A $27 million settlement has been reached with the family of Diego Stolz, a California eighth-grader who died in 2019 after he was bullied and assaulted by two fellow classmates during a brutal attack at school.
The settlement from the Moreno Valley Unified School District is the largest-ever paid out for school bullying, according to attorneys for the boy’s guardians Juana and Felipe Salcedo. The Salcedos began caring for Stolz after his biological parents died; Stolz was just 13 when he died after the incident at Landmark Middle School in Moreno Valley.
David Ring, one attorney representing Stolz’s family, said in a statement Thursday that Diego’s death was particularly tragic because of how easily preventable it was and that if the school “had simply prioritized anti-bullying policy” before this fateful episode, an entirely different outcome would have been possible.
“This lawsuit puts schools on notice to find ways to effectively deal with bullying and to enact real anti-bullying policies. Although his family’s grief can never be taken away, we believe real change will come and there will be a renewed focus on anti-bullying programs across the nation,” another family attorney Neil Gehlawat said Thursday.
Stolz suffered traumatic brain injury and died in the hospital nine days after two students attacked him. When one of his classmates struck him, Stolz hit the pavement near the middle school’s parking lot. After he smacked his head on the ground and a nearby pillar, a student struck Stolz in the face. In graphic video evidence shared by the family’s attorneys, Stolz appears to stand still as a student initiates the assault. His arms are down at his sides when he is struck and as he stumbles back, he falls and hits his head. The video shows Stolz’s leg flying up above his head after he is hit again while lying on the ground.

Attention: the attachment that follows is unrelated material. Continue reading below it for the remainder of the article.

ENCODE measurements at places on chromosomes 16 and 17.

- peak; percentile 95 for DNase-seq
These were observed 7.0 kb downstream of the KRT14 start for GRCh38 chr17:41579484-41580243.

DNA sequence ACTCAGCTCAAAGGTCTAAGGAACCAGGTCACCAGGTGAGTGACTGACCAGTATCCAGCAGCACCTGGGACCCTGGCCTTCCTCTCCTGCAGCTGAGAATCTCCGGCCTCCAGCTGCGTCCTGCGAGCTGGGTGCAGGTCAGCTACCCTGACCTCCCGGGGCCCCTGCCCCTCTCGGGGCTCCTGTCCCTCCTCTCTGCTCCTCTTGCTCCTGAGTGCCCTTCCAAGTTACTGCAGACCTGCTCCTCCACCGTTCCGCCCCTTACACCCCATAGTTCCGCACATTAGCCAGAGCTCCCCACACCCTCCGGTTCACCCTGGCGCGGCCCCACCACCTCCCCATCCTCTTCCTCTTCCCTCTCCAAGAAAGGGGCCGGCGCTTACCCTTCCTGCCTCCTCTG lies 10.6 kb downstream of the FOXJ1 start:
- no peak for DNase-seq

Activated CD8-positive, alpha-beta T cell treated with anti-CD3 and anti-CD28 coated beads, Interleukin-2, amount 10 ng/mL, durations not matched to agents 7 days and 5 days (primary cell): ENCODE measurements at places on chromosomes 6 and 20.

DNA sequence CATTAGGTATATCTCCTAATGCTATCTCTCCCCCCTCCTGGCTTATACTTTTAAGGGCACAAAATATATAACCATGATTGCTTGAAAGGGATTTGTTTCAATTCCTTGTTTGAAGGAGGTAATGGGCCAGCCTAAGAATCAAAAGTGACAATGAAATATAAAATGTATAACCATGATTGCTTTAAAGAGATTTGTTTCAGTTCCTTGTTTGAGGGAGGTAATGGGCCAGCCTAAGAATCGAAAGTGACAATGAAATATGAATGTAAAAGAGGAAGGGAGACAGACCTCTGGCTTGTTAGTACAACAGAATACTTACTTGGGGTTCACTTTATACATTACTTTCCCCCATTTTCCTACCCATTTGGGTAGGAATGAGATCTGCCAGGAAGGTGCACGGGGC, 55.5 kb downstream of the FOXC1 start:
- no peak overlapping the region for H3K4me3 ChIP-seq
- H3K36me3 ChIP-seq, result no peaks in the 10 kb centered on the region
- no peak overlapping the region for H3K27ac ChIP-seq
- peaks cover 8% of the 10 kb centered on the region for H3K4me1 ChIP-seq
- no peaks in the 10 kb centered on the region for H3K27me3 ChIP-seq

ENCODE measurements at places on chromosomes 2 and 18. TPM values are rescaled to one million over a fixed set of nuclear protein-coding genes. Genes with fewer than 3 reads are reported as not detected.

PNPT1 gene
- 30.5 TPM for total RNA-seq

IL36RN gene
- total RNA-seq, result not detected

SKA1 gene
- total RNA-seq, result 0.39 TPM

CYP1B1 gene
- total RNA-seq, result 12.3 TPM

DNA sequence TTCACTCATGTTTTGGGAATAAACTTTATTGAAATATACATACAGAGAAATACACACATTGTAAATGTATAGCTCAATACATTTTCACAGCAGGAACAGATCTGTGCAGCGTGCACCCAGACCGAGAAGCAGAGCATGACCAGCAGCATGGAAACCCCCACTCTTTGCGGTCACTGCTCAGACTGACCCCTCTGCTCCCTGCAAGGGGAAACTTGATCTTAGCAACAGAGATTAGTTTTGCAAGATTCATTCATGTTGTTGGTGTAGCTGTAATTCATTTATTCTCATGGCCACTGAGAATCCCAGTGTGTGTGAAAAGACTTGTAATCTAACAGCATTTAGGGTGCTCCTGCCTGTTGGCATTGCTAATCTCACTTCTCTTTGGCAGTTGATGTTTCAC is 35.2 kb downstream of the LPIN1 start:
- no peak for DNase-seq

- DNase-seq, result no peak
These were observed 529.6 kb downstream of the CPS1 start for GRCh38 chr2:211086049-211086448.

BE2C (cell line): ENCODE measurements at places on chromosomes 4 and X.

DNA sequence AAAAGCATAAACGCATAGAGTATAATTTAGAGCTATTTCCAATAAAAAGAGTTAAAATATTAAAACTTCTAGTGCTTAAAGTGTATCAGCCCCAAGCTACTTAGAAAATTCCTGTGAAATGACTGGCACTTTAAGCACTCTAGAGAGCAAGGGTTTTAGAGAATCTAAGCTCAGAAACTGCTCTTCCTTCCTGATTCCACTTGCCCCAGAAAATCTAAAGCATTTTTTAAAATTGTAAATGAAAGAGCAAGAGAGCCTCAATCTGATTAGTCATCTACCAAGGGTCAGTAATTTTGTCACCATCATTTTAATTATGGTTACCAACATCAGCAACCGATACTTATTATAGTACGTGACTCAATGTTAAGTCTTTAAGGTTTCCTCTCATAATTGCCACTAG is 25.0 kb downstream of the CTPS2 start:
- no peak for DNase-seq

The Salcedos said they lodged a number of complaints with Landmark Middle School about students bullying Stolz before the final attack that killed him. After Diego was sucker-punched by a student, he went to a teacher for help. That teacher, the family’s attorney said, told Landmark’s assistant principal and the assistant principal said security footage would be reviewed to determine who hit Stolz.
When nothing came of that, a family member went to the school to inform the assistant principal that they knew who hit Stolz. A promise was allegedly made to suspend the student and to move Stolz out of classes he shared with the alleged offender, or at least moved to a different section of the shared classrooms.
But none of that ever happened, according to the Salcedos.
The boys who assaulted Stolz before his death were 14 years old at the time and they were held in juvenile custody for several weeks after admitting to assault with force likely to great bodily injury and involuntary manslaughter, local ABC affiliate KABC reported in 2021. The boys were ordered to serve 150 hours of community service as well as undergo behavioral programs. Prosecutors wanted more time but the judge handling the case would not give it, arguing more time in jail would be less rehabilitative for the boys. Defense attorneys for the boys at the same said the teens were deeply remorseful.
One year after Stolz’s death, the California Assembly passed legislation that clarified the rights held by guardians of children with deceased parents who are harmed in the course of wrongful or negligent acts.
According to NBC News, the Moreno Valley Unified School District issued a letter to parents upon news of the massive settlement saying it had implemented new anti-bullying policies including a “centralized online bullying form” as well as posters telling students to report bullying.
A school district spokesperson did not immediately return request for comment Friday.
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Family of boy dead after school assault receives $27 million
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